```                             ANALYSIS OF ALGORITHMS

Third Year Course 1987

IAN HOLYER

CHAPTER  0

INTRODUCTION

0.0 Contents
------------

Chapter 1       Practical Estimation of Speed
Chapter 2       Analysing Data Structures
Chapter 3       Algorithm Design
Chapter 4       Network Algorithms
Chapter 5       Unsolvable and Intractable Problems
Chapter 6       Parallel Algorithms
Chapter 7       Miscellaneous Algorithms

These notes are available on the suns in the directory "~ian/algorithms", and
can be made available on other machines (e.g.  MSA, QGB) in the directory
"~Holyer/algorithms" on request. They are suitable for printing on a line

Practicals (counting for 20% of the marks for the course) will be set in due
course. Exam questions can be obtained from papers for the Complexity Theory
short course 1983-4, and this course from 1984-5 onwards.

0.1 Books
---------

There is no single book which covers the material well, but the following may

Algorithms                                  (good reference, poorly organised)

Fundamentals of Computer Algorithms         (very good, but large & expensive)
Horowitz and Sahni (Computer Science Press)

Data Structures and Program Design          (doesn't cover all topics)
Kruse (Prentice Hall)

Data Structures and Algorithms

The Design and Analysis of Computer Algorithms   (older but broader version)

Computers and Intractability                (for the specialist)
Garey and Johnson (Freeman & Co.)

0.2 Aims of the course
----------------------

An idealised approach to program design is:

1. Design an informal algorithm to solve the problem.
2. Analyse the performance to be sure it is an efficient approach.
3. Write the program cleanly without using any "tricks".
4. Use a profiler to find out where the bulk of the time is spent.
5. Optimise accordingly.

The course is largely about step 1, and it provides you with some general
principles and some practical tricks for designing fast algorithms.  Also, to
help with step 2, the course provides you with tools which enable you to
estimate quickly the running time of an algorithm. The remaining steps you are
expected to be familiar with already. Last, the course covers the study of
intractable problems, that is problems having no efficient algorithm for their
solution. If time permits, there may be a final section on parallel algorithms.

This is not a programming course. I assume you already know how to program.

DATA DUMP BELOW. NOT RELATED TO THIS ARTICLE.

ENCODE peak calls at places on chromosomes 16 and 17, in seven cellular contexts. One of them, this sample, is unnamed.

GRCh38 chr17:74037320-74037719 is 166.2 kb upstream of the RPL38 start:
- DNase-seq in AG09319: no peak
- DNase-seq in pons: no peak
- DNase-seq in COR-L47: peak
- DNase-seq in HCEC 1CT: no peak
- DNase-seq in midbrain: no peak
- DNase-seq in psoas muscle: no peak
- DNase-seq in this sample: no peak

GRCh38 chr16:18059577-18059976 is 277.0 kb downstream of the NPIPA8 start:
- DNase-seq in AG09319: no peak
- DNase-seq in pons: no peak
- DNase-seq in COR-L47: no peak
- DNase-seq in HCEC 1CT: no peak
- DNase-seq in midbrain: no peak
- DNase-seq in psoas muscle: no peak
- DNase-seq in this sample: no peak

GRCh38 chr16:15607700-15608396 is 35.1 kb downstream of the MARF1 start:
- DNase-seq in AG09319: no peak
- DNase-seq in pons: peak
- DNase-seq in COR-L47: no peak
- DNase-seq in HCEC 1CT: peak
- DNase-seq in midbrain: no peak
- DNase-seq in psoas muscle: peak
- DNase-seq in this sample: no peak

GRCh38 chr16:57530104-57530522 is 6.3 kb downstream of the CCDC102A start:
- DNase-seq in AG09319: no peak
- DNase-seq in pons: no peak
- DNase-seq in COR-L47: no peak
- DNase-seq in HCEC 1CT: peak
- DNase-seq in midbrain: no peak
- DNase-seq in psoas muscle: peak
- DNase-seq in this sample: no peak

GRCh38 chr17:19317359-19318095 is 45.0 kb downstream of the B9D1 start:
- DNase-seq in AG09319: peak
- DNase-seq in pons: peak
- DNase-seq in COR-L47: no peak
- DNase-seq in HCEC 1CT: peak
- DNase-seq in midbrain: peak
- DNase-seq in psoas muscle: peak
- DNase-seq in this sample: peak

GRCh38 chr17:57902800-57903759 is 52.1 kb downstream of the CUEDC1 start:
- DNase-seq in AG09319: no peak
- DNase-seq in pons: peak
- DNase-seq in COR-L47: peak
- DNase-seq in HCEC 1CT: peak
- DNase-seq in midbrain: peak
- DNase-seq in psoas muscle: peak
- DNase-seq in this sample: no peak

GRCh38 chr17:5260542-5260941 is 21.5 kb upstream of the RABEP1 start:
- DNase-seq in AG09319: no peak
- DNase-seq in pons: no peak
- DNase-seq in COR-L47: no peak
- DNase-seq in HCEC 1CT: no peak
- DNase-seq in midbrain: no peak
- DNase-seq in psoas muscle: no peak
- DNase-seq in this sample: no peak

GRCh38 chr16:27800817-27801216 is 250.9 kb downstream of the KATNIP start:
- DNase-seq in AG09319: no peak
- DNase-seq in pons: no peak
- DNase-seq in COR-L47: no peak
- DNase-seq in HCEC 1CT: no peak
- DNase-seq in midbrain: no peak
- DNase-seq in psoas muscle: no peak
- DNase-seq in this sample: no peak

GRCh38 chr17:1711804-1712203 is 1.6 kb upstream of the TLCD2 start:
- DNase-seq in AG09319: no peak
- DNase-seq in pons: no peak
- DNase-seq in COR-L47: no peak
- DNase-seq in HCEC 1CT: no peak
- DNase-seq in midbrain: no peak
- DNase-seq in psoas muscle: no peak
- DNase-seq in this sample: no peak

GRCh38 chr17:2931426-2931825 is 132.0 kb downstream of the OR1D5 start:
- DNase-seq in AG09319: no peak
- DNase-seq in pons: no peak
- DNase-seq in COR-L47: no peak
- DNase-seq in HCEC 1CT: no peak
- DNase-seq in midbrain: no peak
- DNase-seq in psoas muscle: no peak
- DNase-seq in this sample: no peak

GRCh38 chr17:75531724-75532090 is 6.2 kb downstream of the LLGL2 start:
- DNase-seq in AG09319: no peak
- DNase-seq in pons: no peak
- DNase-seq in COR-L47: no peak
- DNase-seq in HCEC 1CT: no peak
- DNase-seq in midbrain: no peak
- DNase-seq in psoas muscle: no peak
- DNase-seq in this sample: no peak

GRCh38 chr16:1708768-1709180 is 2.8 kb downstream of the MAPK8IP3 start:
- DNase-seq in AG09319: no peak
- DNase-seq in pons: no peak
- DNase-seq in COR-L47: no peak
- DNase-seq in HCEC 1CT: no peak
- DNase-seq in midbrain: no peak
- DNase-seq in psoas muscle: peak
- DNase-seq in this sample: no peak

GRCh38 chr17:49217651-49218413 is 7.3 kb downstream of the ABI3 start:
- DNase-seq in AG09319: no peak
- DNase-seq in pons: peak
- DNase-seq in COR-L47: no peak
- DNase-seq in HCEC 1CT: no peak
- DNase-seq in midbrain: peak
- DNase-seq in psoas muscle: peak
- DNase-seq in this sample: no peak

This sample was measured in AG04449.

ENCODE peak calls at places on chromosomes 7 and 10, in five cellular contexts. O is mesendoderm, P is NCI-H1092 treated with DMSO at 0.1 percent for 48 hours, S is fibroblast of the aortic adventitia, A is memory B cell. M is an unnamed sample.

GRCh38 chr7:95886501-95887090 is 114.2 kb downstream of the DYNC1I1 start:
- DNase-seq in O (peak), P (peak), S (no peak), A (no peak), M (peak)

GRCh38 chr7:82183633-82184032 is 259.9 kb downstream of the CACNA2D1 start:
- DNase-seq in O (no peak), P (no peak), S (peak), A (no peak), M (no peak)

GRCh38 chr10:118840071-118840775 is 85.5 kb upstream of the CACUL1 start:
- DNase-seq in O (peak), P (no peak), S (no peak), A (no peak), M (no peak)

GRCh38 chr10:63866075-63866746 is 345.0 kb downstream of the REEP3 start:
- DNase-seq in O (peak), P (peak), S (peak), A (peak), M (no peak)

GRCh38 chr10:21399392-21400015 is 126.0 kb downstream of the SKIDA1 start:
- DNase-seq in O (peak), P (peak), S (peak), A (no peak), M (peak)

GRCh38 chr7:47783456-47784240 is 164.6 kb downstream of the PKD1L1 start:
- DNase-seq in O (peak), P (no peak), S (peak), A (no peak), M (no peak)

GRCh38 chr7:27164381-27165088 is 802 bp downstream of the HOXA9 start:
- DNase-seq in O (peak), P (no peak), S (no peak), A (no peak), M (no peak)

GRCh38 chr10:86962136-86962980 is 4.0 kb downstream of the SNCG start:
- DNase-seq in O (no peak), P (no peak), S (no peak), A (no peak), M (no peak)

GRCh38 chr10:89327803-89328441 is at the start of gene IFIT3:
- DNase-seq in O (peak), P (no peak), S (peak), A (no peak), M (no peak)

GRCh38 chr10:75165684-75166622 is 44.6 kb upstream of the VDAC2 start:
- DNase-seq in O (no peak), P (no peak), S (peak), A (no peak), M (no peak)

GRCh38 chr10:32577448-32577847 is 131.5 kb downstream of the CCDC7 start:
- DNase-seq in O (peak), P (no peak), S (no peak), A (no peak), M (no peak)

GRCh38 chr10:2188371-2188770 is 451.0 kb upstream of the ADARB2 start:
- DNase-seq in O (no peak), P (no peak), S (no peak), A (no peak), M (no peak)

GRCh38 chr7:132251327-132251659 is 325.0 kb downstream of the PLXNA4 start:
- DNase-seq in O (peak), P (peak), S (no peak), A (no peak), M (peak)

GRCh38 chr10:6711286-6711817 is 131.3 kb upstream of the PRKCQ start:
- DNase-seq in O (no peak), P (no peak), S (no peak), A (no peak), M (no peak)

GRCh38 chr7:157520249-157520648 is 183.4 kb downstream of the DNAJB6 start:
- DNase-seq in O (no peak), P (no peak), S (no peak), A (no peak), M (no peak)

By far the most important factor in speed of programs is the overall algorithm
design, and that is what we will be studying. The programming details usually
have relatively little effect, but you may pick up some programming tips from
the course.

The examples will be in an informal Pascal-like or C-like language. In
particular I will leave out semicolons, declarations of types, variables and
procedure parameters, and will use indenting instead of BEGIN and END (or {}).

You will be expected to do the exercises in Pascal or C. You should make sure
you have a good grasp of Pascal (C), including the use of records (structures),
pointers, and dynamic memory allocation procedures NEW and DISPOSE, (MALLOC
and FREE), and the use of recursion. It will also be useful to know about data
structures such as stacks, queues, linked lists, and (binary) trees.

Profiling can be done in several ways. The overall time for a program may be
found crudely in Unix using the "time" command and "\$time" variable, or by
including calls to system routines (such as "etime"). More detailed profiling
is best done with the "prof" (or even "gprof") command as follows:

pc -p prog.p         (or "cc -p prog.c" - produces a.out)
a.out                (runs the program, producing mon.out)
prof                 (produces a profile from data in mon.out and a.out)

The profile is an estimate of the total time spent in each procedure, together
with the number of calls and the average time per call. This should help
pinpoint where optimisation would be most profitable.
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